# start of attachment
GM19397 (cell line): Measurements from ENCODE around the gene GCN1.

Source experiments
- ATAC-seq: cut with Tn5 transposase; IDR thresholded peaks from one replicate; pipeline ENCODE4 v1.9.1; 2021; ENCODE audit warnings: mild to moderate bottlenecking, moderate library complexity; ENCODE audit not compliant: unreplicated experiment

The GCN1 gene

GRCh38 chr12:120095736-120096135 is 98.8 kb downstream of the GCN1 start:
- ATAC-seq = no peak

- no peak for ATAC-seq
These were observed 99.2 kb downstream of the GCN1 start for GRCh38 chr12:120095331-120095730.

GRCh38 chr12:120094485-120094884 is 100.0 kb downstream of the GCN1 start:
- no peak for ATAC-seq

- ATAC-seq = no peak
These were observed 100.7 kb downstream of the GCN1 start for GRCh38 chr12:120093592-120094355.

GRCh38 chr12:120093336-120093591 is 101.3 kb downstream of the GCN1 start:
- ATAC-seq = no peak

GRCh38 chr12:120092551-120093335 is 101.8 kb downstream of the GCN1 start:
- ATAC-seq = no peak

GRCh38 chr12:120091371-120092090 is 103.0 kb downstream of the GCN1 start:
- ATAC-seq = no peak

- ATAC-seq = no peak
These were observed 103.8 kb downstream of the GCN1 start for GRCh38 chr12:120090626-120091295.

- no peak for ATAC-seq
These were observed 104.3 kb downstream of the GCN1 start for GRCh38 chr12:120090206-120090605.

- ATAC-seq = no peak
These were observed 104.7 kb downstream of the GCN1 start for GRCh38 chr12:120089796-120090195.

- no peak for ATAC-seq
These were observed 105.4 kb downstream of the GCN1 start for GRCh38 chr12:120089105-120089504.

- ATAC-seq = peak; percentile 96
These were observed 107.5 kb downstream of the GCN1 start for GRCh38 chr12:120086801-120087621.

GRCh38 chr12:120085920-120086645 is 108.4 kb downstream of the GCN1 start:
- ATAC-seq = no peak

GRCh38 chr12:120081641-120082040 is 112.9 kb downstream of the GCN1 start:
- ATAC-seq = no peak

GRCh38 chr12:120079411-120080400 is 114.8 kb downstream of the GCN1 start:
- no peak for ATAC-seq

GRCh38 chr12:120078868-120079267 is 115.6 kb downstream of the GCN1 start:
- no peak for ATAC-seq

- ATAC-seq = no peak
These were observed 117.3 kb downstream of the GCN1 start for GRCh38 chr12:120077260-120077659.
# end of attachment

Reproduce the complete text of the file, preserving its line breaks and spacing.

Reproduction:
GM19397 (cell line): Measurements from ENCODE around the gene GCN1.

Source experiments
- ATAC-seq: cut with Tn5 transposase; IDR thresholded peaks from one replicate; pipeline ENCODE4 v1.9.1; 2021; ENCODE audit warnings: mild to moderate bottlenecking, moderate library complexity; ENCODE audit not compliant: unreplicated experiment

The GCN1 gene

GRCh38 chr12:120095736-120096135 is 98.8 kb downstream of the GCN1 start:
- ATAC-seq = no peak

- no peak for ATAC-seq
These were observed 99.2 kb downstream of the GCN1 start for GRCh38 chr12:120095331-120095730.

GRCh38 chr12:120094485-120094884 is 100.0 kb downstream of the GCN1 start:
- no peak for ATAC-seq

- ATAC-seq = no peak
These were observed 100.7 kb downstream of the GCN1 start for GRCh38 chr12:120093592-120094355.

GRCh38 chr12:120093336-120093591 is 101.3 kb downstream of the GCN1 start:
- ATAC-seq = no peak

GRCh38 chr12:120092551-120093335 is 101.8 kb downstream of the GCN1 start:
- ATAC-seq = no peak

GRCh38 chr12:120091371-120092090 is 103.0 kb downstream of the GCN1 start:
- ATAC-seq = no peak

- ATAC-seq = no peak
These were observed 103.8 kb downstream of the GCN1 start for GRCh38 chr12:120090626-120091295.

- no peak for ATAC-seq
These were observed 104.3 kb downstream of the GCN1 start for GRCh38 chr12:120090206-120090605.

- ATAC-seq = no peak
These were observed 104.7 kb downstream of the GCN1 start for GRCh38 chr12:120089796-120090195.

- no peak for ATAC-seq
These were observed 105.4 kb downstream of the GCN1 start for GRCh38 chr12:120089105-120089504.

- ATAC-seq = peak; percentile 96
These were observed 107.5 kb downstream of the GCN1 start for GRCh38 chr12:120086801-120087621.

GRCh38 chr12:120085920-120086645 is 108.4 kb downstream of the GCN1 start:
- ATAC-seq = no peak

GRCh38 chr12:120081641-120082040 is 112.9 kb downstream of the GCN1 start:
- ATAC-seq = no peak

GRCh38 chr12:120079411-120080400 is 114.8 kb downstream of the GCN1 start:
- no peak for ATAC-seq

GRCh38 chr12:120078868-120079267 is 115.6 kb downstream of the GCN1 start:
- no peak for ATAC-seq

- ATAC-seq = no peak
These were observed 117.3 kb downstream of the GCN1 start for GRCh38 chr12:120077260-120077659.